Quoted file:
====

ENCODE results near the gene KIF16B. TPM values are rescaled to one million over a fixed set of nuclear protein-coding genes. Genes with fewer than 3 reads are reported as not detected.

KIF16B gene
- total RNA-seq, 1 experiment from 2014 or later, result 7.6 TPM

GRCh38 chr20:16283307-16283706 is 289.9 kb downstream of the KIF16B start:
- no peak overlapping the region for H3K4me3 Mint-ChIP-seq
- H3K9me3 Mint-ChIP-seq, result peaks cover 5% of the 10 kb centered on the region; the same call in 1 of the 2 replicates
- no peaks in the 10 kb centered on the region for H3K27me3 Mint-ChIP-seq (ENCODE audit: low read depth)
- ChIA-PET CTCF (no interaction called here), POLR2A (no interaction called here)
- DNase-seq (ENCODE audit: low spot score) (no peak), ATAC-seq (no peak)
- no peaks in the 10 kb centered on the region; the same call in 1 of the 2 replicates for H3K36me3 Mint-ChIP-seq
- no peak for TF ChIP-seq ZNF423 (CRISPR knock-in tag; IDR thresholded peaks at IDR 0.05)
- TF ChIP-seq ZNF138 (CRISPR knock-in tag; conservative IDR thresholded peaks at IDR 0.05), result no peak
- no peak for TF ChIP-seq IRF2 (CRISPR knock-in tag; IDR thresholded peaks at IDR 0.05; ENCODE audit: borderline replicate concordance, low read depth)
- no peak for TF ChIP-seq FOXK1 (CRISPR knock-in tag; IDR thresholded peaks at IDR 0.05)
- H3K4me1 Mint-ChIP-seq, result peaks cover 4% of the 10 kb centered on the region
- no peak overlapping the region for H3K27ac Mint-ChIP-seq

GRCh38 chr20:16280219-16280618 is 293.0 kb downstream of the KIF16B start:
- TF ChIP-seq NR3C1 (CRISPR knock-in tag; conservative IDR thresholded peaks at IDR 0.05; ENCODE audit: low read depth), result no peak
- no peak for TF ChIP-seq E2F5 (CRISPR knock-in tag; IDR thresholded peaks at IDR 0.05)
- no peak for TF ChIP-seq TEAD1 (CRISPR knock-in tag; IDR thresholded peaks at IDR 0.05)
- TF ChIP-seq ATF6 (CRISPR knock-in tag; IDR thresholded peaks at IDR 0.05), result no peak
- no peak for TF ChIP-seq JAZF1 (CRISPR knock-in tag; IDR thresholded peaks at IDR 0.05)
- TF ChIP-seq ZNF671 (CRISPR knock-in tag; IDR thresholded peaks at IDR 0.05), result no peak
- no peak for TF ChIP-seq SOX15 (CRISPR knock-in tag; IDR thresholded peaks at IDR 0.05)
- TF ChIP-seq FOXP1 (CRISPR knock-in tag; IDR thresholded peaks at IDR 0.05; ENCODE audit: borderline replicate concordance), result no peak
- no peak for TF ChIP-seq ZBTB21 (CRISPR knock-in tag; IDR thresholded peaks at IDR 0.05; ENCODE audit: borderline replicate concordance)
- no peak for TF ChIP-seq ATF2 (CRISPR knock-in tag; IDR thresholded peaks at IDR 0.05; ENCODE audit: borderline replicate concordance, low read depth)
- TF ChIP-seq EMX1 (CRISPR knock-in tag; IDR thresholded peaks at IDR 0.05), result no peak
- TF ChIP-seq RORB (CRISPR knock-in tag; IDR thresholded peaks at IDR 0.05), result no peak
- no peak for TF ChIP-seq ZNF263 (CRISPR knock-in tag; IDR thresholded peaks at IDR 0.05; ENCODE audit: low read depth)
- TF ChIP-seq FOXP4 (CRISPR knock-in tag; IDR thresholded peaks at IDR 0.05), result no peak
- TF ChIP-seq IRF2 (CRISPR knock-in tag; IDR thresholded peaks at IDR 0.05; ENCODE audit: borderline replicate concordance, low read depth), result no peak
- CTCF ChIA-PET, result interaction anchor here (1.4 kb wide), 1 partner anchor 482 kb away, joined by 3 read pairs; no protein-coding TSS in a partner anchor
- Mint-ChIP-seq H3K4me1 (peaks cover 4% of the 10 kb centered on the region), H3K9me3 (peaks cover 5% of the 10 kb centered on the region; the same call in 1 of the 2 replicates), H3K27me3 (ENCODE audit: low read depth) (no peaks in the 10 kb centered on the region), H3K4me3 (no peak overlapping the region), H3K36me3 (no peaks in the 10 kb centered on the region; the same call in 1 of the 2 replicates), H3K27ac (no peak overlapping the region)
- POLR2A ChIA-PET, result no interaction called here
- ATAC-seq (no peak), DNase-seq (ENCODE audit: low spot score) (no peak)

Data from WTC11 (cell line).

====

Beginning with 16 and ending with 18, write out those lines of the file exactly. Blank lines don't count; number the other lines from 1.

- no peak overlapping the region for H3K27ac Mint-ChIP-seq

GRCh38 chr20:16280219-16280618 is 293.0 kb downstream of the KIF16B start:
- TF ChIP-seq NR3C1 (CRISPR knock-in tag; conservative IDR thresholded peaks at IDR 0.05; ENCODE audit: low read depth), result no peak